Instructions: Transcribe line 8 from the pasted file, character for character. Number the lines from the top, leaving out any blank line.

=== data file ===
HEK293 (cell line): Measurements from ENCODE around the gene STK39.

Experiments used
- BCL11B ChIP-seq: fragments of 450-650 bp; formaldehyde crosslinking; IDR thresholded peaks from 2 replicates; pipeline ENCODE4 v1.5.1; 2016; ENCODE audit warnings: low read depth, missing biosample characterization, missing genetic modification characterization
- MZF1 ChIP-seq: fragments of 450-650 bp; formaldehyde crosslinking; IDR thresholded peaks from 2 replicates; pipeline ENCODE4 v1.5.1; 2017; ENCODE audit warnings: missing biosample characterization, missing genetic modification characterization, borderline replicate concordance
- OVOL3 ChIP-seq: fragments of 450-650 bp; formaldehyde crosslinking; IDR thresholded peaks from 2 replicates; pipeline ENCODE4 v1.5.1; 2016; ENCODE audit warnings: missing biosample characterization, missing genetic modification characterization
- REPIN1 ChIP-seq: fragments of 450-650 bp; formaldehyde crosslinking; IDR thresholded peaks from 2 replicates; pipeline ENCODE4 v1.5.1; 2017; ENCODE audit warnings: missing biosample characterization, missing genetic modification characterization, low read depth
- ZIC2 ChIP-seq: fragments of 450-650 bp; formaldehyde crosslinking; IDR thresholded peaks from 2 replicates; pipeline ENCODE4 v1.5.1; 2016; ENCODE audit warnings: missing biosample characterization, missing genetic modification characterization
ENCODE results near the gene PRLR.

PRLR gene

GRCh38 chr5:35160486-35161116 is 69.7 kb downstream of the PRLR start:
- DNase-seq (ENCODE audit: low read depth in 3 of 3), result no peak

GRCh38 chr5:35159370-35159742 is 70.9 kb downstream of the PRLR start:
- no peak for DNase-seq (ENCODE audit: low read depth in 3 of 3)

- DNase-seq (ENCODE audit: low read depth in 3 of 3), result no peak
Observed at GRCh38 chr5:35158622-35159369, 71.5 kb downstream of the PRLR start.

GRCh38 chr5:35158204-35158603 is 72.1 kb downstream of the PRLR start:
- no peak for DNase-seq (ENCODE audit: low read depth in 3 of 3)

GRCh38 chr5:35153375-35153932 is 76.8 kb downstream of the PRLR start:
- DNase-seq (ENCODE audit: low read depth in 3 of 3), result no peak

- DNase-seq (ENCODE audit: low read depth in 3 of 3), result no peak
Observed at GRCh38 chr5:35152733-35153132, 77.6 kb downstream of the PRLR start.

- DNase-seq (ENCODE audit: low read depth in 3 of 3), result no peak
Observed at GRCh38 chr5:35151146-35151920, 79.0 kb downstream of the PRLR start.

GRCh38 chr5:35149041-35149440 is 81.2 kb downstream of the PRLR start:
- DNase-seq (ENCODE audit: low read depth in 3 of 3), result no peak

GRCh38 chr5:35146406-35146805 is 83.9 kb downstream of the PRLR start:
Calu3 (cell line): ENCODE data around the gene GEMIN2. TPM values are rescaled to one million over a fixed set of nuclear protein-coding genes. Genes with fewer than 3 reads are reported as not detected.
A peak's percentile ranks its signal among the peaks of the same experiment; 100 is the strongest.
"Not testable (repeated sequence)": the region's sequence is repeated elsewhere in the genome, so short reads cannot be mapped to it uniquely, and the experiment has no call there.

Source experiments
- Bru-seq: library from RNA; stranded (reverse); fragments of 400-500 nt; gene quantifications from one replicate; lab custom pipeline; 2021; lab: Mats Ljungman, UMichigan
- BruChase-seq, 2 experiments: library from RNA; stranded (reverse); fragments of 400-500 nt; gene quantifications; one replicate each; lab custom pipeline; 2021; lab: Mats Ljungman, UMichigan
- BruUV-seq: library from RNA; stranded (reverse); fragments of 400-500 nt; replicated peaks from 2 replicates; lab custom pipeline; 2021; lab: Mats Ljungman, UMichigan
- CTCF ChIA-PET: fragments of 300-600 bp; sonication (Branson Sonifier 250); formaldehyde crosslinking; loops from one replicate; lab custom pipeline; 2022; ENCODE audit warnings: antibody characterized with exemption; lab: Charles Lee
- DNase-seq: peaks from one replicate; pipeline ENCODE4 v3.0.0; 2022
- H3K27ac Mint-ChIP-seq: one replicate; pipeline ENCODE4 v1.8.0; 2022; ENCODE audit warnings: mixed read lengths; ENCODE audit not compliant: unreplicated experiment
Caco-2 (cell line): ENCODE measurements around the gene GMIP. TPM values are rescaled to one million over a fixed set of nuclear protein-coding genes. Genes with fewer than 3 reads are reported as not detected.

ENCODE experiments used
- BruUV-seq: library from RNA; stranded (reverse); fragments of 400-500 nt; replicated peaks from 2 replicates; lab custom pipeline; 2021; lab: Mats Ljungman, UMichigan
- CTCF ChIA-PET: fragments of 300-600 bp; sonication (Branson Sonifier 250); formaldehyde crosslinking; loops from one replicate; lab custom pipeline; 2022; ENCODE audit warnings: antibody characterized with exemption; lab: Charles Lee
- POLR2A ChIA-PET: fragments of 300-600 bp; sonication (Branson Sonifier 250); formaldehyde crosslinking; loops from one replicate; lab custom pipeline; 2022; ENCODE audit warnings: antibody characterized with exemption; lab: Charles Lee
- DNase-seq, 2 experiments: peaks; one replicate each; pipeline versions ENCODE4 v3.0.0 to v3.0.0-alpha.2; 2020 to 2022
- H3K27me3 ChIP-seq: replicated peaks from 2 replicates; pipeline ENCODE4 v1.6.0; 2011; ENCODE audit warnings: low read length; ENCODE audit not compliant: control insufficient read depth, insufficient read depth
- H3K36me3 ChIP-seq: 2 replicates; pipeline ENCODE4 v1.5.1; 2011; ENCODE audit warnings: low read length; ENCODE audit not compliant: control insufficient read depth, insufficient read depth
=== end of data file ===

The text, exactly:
ENCODE results near the gene PRLR.